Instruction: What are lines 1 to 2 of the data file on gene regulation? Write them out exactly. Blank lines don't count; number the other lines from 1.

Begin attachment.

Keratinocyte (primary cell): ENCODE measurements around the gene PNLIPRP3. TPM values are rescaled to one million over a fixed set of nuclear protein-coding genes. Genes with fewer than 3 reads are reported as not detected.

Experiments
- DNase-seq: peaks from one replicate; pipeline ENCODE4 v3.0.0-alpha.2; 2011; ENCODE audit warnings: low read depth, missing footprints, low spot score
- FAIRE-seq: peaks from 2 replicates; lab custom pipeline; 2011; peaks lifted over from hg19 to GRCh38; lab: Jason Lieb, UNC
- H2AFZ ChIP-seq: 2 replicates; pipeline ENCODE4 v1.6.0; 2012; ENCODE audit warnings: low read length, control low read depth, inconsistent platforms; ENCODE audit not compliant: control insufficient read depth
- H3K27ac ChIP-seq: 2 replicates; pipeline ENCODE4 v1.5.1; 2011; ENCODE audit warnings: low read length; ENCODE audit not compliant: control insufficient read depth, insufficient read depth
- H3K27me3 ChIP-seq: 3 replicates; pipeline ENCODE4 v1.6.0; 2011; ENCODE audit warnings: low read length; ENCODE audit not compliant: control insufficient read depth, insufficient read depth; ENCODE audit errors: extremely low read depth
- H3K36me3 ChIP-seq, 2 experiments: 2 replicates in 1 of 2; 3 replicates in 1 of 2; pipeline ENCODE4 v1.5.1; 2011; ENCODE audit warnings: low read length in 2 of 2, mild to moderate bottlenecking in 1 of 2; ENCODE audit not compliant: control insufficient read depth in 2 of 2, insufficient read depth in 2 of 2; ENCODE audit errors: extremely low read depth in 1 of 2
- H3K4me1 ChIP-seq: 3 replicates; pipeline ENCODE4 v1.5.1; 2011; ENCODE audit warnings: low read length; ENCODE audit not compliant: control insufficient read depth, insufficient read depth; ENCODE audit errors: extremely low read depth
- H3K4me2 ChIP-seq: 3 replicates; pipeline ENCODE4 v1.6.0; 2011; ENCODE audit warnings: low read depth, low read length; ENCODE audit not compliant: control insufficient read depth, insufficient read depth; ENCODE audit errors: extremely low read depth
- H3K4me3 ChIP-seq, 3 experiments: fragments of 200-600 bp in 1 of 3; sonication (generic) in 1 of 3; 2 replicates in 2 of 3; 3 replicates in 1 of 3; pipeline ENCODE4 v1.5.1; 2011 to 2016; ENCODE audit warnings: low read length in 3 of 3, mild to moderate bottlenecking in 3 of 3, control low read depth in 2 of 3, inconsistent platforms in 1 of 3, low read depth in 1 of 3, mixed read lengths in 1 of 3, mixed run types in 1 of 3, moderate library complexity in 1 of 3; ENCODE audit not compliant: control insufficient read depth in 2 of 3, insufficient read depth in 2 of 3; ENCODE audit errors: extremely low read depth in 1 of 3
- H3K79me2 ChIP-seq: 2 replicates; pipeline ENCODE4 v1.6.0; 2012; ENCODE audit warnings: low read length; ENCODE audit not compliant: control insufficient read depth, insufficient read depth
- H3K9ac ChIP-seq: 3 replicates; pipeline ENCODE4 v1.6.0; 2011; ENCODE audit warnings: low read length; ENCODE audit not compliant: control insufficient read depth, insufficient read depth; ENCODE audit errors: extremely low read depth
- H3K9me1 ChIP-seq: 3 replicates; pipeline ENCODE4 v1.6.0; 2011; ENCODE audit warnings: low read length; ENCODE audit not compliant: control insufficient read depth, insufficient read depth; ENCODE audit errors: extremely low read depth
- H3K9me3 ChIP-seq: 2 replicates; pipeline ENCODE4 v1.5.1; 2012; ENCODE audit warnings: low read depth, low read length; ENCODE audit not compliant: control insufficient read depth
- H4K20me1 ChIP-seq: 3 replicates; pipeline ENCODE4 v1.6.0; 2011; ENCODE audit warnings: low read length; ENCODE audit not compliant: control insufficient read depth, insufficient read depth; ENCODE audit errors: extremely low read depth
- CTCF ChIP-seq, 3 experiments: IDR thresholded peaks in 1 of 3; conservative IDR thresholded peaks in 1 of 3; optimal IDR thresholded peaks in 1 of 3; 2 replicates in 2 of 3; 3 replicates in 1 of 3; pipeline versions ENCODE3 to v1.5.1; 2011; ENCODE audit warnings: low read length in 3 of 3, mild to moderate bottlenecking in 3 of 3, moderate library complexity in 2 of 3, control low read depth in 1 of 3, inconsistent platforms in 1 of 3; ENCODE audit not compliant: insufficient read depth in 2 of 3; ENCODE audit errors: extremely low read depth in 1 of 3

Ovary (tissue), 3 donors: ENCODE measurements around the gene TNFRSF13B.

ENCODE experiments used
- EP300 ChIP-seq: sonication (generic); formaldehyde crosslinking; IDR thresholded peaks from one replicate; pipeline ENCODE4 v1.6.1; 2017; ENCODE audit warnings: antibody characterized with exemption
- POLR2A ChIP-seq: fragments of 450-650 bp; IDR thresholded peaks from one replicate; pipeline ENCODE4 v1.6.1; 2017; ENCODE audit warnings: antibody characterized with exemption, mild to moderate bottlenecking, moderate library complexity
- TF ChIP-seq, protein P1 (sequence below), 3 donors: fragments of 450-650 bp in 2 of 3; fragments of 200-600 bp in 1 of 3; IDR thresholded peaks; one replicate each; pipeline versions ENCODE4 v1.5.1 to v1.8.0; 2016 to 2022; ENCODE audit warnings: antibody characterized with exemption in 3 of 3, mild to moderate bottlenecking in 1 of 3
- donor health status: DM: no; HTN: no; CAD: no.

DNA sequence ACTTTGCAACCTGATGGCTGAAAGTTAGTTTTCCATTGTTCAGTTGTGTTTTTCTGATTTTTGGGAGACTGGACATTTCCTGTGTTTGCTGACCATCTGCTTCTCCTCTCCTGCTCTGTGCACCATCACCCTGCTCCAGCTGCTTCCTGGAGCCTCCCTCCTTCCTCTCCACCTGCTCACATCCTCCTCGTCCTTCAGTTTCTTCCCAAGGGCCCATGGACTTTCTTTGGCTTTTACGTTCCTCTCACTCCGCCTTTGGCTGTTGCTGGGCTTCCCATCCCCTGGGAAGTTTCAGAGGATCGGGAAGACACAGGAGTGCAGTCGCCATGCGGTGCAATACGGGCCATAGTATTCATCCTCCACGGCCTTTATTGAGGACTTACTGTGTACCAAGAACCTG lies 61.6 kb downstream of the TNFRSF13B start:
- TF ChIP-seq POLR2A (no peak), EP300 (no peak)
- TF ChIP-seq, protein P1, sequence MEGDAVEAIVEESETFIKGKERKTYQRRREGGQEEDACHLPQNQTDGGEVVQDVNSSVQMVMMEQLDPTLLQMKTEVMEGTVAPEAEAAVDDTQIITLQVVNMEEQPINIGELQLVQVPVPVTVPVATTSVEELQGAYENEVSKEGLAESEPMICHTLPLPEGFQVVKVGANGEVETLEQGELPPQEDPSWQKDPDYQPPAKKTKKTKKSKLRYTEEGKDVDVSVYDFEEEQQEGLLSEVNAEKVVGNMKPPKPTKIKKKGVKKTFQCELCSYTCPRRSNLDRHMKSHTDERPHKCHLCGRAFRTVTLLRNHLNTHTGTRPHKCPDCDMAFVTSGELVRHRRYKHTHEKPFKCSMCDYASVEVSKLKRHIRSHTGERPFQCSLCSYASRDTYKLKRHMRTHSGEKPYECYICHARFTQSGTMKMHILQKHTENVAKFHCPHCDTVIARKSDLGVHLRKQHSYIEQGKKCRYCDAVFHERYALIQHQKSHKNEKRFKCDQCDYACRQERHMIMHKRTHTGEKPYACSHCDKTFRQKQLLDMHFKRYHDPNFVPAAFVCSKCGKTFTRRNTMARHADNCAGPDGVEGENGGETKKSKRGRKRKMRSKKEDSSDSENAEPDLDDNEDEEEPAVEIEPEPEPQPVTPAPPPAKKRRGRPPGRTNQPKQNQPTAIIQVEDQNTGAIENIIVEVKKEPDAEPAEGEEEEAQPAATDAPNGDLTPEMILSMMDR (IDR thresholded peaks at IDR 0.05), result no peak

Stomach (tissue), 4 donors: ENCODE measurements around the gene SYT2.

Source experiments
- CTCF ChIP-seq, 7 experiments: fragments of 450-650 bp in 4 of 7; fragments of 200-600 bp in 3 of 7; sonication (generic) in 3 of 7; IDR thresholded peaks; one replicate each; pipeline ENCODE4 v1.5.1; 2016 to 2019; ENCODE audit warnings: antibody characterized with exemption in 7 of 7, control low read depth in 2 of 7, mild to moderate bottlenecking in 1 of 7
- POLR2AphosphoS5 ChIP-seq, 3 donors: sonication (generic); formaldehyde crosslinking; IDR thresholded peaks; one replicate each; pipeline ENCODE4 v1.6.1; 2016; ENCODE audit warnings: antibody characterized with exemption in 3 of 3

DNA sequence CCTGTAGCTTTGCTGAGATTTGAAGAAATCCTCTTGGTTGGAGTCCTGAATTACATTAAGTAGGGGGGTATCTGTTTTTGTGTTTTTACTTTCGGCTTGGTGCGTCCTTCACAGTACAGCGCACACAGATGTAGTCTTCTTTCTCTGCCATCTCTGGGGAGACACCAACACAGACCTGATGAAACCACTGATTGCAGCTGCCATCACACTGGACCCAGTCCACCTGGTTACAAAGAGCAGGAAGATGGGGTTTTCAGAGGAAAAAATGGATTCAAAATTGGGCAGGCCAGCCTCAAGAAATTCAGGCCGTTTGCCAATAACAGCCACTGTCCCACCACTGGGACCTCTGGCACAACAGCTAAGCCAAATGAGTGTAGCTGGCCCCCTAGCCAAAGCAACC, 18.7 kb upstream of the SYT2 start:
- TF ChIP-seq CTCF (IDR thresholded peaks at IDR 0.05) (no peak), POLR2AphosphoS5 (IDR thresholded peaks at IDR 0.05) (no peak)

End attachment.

Keratinocyte (primary cell): ENCODE measurements around the gene PNLIPRP3. TPM values are rescaled to one million over a fixed set of nuclear protein-coding genes. Genes with fewer than 3 reads are reported as not detected.

Experiments